In many ways, the story behind this inner-city renovation by Melbourne architecture firm, Carr Design, is a common one: a young family had spent the past five years living in a dark two-storey terrace and wanted to make it lighter and more accommodating for their two young children.
Although inner-urban projects of this type usually stick to a formula, Carr’s approach is far from generic. While the floorplan of the house has remained the same, the subtle detailing and robust forms reveal a well designed considered, approach.
Behind an idyllic heritage-listed facade is a spatial plan typical of the period: a formal living room and study lead off a hallway at the front, before opening up to an open plan kitchen, dining and living area typical of contemporary terrace refurbishments.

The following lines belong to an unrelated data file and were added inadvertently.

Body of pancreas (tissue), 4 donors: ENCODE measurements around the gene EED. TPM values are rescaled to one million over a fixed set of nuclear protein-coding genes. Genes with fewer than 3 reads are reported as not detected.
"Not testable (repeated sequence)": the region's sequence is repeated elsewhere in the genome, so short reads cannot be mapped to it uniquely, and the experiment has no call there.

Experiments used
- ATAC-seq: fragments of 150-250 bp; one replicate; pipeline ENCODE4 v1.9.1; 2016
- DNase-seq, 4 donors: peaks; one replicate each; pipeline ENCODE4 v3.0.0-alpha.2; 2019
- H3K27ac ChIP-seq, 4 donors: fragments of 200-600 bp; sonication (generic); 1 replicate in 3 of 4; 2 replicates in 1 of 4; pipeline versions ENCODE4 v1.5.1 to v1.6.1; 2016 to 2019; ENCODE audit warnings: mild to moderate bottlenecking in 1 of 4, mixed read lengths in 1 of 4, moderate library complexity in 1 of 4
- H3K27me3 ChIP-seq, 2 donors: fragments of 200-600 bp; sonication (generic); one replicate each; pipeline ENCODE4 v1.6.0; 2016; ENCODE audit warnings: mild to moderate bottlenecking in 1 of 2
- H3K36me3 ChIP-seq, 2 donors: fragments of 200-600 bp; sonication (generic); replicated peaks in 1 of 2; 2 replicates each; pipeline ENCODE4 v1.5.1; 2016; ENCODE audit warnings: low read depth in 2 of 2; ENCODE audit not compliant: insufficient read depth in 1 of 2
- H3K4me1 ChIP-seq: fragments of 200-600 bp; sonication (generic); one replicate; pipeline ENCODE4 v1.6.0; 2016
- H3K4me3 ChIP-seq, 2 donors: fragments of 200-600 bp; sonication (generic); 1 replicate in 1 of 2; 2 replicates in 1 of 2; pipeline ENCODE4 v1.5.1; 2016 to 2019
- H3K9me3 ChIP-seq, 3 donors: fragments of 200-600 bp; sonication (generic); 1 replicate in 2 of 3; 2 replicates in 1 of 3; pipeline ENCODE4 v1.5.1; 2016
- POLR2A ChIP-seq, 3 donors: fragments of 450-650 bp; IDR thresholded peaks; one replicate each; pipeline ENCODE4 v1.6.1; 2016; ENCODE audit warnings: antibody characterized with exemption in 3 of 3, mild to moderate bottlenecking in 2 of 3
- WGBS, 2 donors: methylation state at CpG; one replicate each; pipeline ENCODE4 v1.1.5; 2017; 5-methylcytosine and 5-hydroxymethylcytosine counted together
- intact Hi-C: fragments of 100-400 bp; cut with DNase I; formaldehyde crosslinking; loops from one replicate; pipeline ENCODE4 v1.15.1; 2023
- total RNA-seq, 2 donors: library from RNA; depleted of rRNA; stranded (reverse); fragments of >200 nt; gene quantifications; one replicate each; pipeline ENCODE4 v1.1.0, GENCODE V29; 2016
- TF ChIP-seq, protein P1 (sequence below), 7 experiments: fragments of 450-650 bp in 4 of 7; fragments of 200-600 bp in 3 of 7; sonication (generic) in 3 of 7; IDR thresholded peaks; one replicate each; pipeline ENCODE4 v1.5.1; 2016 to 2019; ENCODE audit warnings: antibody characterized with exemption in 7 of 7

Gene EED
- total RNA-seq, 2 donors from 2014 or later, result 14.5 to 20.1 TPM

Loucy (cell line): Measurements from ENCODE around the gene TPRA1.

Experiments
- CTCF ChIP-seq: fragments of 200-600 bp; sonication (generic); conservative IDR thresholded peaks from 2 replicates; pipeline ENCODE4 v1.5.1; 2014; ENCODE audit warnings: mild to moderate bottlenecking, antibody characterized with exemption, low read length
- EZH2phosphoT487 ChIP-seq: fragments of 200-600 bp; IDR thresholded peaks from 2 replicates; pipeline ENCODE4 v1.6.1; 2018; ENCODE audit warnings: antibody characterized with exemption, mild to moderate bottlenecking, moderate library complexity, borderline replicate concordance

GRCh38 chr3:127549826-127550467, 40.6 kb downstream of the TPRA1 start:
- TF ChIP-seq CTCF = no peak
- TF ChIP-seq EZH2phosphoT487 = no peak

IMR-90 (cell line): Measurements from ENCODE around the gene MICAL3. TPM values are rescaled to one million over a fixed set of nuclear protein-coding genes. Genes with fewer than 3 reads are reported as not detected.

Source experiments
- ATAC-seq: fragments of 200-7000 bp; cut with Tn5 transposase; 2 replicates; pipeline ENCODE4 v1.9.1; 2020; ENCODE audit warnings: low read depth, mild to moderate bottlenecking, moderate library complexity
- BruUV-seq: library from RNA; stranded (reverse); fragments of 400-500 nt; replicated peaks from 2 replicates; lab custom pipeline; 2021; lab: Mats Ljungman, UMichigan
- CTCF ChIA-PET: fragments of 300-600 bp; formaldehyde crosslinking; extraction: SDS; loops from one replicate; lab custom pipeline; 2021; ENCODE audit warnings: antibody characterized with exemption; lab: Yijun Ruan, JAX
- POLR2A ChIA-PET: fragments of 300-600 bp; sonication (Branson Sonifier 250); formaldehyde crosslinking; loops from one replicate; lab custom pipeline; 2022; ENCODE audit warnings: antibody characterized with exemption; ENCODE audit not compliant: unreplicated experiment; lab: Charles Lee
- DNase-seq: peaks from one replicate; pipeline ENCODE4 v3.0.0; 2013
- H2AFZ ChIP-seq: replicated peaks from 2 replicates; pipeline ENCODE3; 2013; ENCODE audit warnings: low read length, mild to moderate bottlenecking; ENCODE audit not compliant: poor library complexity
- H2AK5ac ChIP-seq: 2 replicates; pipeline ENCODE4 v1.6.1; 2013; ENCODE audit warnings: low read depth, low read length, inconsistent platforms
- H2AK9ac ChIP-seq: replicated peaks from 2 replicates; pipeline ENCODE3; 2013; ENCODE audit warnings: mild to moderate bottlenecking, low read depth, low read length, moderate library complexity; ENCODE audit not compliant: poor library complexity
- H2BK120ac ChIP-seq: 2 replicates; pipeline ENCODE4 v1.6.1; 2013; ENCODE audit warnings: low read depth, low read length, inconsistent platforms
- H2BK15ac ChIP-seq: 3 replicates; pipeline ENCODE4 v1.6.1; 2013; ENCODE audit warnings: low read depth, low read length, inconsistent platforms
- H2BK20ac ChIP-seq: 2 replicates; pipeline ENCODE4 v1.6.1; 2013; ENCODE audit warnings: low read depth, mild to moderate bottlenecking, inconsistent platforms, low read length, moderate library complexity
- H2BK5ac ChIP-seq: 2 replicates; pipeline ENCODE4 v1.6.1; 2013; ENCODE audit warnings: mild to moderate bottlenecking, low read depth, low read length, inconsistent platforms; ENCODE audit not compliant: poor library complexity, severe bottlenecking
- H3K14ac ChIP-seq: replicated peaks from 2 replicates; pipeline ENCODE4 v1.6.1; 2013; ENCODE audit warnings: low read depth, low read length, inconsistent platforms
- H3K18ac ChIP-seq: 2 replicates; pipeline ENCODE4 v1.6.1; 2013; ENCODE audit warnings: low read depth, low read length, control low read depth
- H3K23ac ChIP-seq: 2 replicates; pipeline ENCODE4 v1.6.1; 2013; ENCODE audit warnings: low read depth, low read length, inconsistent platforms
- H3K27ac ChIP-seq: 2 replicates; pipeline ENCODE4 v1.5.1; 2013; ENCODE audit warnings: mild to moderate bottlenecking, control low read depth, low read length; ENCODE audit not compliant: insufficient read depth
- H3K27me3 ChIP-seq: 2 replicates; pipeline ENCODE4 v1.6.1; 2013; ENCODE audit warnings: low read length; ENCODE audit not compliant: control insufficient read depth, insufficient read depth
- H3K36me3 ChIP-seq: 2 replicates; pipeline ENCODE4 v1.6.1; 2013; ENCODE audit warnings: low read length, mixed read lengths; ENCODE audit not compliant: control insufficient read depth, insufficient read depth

An existing light well successfully connects the old and new sections of the house, while the study offers views through to the rear garden and living spaces. A refined, semi-industrial aesthetic is referenced in the steel framed windows and projecting steel canopies, and we love that the projecting steel portals add strength and a contemporary edge while blocking some of the harsh western sun.
For the interiors, natural timber, calacutta marble and ebonised veneer provide a beautifully subtle backdrop to the owner’s contemporary art collection.